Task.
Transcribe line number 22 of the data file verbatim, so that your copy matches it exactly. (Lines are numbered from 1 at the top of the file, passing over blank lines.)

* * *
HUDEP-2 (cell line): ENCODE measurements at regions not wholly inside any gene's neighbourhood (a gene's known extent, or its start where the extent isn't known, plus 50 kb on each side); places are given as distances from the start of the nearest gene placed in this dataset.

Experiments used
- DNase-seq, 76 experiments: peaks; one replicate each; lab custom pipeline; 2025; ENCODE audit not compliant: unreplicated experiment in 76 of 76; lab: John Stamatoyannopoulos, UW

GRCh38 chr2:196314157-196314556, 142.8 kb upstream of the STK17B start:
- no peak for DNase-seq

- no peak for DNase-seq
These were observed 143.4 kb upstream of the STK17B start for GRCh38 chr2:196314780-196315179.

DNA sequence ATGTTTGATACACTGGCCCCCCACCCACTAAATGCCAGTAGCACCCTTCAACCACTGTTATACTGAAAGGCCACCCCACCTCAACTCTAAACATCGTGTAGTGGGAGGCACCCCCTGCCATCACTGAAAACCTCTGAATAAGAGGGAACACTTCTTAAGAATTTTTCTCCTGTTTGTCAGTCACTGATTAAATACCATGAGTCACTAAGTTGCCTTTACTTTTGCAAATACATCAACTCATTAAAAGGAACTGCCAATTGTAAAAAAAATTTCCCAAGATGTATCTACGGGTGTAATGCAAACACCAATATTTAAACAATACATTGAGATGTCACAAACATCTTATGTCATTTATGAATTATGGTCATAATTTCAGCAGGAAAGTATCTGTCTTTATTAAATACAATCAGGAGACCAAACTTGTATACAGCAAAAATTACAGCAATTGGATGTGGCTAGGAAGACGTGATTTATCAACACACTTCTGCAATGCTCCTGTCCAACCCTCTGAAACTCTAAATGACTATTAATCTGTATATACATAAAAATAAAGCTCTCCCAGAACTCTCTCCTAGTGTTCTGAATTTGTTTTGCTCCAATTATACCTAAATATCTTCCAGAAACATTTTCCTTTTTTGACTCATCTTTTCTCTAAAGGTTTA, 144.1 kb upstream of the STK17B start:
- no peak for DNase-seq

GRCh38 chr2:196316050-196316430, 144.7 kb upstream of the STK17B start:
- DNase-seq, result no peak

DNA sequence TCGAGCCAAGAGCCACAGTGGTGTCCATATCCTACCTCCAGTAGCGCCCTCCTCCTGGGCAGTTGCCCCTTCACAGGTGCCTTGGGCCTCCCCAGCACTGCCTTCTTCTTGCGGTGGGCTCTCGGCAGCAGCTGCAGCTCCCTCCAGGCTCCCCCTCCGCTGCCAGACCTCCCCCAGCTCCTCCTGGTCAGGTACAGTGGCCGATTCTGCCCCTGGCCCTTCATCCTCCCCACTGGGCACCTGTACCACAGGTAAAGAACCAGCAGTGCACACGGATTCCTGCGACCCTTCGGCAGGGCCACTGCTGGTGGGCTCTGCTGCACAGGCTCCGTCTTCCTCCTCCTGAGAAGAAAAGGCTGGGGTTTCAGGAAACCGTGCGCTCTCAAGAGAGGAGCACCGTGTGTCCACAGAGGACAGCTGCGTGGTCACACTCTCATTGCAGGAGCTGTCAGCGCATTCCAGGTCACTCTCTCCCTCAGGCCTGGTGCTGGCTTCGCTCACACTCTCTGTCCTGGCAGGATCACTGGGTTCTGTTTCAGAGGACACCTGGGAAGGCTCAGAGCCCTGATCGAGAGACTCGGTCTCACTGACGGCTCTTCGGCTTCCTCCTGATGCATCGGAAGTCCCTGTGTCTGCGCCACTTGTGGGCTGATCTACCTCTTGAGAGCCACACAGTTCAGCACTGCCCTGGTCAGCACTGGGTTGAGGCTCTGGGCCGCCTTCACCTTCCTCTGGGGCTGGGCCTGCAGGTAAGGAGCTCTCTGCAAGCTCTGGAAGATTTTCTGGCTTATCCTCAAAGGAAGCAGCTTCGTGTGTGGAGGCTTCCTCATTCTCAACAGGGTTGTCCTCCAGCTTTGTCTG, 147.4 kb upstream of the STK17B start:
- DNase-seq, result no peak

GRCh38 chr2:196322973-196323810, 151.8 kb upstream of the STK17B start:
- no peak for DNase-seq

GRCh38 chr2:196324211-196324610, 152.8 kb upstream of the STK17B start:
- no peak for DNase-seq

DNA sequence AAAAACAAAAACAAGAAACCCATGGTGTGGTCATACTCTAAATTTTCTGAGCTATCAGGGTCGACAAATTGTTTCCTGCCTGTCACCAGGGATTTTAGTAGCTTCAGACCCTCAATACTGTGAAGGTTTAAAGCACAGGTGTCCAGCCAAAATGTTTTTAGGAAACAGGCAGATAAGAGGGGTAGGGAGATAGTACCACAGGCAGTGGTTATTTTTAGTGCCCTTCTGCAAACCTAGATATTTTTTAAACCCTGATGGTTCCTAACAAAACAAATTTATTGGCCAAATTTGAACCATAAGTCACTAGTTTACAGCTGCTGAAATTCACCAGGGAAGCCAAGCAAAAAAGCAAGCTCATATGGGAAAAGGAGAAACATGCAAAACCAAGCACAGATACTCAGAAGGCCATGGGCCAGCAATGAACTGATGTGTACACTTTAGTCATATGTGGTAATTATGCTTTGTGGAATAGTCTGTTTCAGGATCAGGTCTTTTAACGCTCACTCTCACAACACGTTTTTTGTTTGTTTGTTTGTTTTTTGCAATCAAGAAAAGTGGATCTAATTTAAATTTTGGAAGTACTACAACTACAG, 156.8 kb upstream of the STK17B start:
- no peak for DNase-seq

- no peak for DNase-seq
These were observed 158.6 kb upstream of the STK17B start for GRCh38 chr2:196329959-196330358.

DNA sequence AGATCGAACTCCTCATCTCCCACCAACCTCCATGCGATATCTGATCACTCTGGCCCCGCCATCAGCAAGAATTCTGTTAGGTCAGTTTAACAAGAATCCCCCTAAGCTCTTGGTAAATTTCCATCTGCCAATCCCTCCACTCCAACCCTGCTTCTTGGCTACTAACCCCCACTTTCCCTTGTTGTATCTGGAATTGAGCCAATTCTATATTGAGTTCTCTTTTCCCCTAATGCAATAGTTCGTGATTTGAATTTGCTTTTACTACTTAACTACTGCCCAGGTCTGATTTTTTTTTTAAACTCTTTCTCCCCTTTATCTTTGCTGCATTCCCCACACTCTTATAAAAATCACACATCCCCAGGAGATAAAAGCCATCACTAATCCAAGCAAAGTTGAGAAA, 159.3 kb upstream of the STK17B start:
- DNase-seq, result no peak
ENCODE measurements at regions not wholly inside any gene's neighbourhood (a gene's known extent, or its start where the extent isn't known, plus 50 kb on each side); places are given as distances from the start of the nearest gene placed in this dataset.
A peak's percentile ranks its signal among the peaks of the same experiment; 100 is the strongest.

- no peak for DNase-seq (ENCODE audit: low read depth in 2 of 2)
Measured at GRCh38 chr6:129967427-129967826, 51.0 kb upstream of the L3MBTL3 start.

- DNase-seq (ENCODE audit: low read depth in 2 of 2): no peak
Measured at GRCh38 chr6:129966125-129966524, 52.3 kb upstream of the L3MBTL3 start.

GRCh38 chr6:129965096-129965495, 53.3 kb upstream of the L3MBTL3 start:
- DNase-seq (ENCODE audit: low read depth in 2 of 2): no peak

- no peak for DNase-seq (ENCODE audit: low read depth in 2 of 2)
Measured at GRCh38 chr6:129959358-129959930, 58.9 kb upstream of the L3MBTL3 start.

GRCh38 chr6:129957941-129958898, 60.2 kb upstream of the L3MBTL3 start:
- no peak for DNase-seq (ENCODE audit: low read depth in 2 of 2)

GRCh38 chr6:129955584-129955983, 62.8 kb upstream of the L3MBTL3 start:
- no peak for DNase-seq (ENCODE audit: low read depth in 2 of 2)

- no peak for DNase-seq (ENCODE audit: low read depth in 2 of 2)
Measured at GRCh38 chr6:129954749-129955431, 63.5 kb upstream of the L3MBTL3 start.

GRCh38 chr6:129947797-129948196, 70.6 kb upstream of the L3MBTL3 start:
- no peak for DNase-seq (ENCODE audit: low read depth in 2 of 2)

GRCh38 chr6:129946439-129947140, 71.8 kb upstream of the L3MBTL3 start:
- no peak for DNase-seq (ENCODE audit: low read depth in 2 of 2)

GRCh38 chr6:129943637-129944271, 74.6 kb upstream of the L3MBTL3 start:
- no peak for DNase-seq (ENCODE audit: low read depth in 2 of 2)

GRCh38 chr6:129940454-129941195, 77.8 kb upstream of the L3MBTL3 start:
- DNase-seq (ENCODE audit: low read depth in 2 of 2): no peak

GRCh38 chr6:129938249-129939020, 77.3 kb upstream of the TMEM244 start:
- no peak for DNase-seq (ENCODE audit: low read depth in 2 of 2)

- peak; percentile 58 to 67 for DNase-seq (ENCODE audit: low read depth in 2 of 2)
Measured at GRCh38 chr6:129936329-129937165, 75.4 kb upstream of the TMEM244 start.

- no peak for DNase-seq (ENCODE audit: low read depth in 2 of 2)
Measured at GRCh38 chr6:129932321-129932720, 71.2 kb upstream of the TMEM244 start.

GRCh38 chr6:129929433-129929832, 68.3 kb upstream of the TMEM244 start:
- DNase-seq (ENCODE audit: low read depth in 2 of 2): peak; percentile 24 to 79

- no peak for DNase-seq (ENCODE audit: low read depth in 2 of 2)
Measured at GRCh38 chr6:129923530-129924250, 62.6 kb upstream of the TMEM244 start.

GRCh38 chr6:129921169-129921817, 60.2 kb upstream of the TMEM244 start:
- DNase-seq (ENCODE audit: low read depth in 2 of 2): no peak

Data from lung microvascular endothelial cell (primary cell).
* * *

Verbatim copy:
DNA sequence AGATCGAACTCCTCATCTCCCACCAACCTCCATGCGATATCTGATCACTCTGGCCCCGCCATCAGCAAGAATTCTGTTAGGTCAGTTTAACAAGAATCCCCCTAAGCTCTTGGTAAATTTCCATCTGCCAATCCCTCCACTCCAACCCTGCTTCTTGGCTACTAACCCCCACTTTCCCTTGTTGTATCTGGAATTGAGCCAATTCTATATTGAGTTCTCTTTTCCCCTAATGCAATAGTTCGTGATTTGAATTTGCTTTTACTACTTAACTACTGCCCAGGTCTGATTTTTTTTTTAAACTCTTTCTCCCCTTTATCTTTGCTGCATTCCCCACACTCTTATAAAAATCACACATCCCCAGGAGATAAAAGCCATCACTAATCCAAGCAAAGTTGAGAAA, 159.3 kb upstream of the STK17B start: